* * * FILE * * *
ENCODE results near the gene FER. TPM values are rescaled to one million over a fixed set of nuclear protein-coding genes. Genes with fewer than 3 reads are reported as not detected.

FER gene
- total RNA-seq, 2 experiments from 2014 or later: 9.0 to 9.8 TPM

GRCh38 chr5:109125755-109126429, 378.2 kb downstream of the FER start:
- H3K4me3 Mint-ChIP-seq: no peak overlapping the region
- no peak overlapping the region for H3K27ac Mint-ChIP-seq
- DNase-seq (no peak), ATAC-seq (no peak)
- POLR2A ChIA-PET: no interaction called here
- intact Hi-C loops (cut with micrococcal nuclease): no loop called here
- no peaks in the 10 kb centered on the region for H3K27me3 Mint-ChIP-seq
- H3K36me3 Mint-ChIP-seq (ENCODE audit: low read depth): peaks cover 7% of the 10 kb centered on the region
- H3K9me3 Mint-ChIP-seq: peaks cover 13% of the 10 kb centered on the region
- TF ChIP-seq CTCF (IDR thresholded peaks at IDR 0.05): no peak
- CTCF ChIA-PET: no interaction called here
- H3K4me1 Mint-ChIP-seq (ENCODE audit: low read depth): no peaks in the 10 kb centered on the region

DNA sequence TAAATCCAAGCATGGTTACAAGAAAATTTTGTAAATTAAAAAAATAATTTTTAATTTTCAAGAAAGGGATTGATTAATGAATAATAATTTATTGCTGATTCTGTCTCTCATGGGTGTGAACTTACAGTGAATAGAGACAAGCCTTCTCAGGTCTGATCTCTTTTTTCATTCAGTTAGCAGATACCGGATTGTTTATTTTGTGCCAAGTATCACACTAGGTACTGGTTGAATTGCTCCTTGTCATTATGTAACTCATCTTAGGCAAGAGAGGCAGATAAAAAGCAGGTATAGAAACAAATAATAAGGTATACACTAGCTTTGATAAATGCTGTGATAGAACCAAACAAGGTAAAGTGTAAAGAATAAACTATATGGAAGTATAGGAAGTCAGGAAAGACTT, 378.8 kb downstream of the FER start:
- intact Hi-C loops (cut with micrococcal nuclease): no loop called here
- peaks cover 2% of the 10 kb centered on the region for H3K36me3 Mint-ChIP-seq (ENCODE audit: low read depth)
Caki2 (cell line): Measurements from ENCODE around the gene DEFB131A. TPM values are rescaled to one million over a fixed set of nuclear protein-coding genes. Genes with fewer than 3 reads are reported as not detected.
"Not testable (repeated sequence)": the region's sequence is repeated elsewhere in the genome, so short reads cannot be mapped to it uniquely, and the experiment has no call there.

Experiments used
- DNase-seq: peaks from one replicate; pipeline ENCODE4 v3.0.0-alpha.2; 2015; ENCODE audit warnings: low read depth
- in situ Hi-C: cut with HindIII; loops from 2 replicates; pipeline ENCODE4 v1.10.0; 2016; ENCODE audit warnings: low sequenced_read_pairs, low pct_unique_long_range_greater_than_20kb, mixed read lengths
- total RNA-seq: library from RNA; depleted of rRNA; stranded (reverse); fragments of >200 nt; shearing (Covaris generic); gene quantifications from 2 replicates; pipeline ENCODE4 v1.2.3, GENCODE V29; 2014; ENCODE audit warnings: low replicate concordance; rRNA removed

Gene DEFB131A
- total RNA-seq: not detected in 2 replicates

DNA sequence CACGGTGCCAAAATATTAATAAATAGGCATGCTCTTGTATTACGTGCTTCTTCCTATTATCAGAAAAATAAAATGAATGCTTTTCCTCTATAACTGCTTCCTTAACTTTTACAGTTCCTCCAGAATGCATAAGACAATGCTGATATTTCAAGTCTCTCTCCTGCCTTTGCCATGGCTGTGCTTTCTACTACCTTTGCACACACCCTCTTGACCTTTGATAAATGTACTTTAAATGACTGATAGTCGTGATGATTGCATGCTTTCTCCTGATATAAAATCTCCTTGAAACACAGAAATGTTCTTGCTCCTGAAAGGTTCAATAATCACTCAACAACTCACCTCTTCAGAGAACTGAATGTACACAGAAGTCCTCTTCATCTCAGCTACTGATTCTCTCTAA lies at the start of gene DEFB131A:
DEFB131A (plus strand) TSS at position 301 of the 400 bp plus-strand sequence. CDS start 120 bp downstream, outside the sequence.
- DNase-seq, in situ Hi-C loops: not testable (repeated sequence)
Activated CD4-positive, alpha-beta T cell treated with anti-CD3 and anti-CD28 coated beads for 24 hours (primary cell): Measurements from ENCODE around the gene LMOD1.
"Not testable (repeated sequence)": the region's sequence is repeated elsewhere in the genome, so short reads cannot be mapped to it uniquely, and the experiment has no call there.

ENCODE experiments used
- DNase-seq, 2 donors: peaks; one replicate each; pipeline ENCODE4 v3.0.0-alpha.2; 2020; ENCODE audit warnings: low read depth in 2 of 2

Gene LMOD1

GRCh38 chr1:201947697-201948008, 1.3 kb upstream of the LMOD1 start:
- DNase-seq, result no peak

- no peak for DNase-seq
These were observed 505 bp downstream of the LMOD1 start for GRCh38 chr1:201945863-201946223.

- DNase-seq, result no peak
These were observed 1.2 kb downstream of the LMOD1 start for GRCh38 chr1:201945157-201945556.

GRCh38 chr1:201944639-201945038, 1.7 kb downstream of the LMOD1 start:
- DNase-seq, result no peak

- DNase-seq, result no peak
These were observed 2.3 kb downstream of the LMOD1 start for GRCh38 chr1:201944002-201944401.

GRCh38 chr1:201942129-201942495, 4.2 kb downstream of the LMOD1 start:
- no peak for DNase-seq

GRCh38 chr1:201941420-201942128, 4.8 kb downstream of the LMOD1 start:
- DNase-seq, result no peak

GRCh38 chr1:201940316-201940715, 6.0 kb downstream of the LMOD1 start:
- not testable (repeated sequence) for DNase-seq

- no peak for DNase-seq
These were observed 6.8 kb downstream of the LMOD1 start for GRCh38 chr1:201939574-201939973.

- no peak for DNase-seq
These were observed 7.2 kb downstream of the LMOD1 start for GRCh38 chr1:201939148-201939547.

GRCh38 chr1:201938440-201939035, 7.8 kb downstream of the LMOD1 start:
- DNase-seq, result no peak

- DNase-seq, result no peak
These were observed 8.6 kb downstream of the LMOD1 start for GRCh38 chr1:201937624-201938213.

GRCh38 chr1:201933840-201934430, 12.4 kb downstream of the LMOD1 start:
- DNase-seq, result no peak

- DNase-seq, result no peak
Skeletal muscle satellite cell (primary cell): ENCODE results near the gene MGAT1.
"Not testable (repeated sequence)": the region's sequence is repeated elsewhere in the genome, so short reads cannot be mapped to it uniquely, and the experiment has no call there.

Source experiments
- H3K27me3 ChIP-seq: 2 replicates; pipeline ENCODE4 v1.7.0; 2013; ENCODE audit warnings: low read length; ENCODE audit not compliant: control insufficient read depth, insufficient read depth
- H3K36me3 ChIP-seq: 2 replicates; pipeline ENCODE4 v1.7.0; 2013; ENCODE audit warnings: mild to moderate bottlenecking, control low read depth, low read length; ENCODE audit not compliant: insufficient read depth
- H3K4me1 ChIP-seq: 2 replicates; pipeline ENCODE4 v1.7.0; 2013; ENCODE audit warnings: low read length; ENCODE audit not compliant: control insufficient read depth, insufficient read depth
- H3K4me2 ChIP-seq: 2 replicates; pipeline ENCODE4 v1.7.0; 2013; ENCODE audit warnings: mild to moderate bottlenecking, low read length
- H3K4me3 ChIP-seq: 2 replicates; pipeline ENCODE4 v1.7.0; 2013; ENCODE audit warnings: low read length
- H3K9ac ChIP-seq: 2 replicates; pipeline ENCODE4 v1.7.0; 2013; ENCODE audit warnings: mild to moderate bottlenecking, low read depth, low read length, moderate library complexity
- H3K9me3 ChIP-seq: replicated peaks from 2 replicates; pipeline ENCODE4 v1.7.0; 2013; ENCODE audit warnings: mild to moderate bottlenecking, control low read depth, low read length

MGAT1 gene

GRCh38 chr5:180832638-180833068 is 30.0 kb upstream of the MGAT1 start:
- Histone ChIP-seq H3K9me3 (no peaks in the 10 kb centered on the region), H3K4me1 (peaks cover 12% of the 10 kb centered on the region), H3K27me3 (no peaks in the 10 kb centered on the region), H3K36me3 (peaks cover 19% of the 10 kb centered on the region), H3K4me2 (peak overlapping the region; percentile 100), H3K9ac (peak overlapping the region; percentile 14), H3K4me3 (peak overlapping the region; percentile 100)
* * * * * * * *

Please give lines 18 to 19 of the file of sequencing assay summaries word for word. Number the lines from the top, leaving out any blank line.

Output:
- peaks cover 2% of the 10 kb centered on the region for H3K36me3 Mint-ChIP-seq (ENCODE audit: low read depth)
Caki2 (cell line): Measurements from ENCODE around the gene DEFB131A. TPM values are rescaled to one million over a fixed set of nuclear protein-coding genes. Genes with fewer than 3 reads are reported as not detected.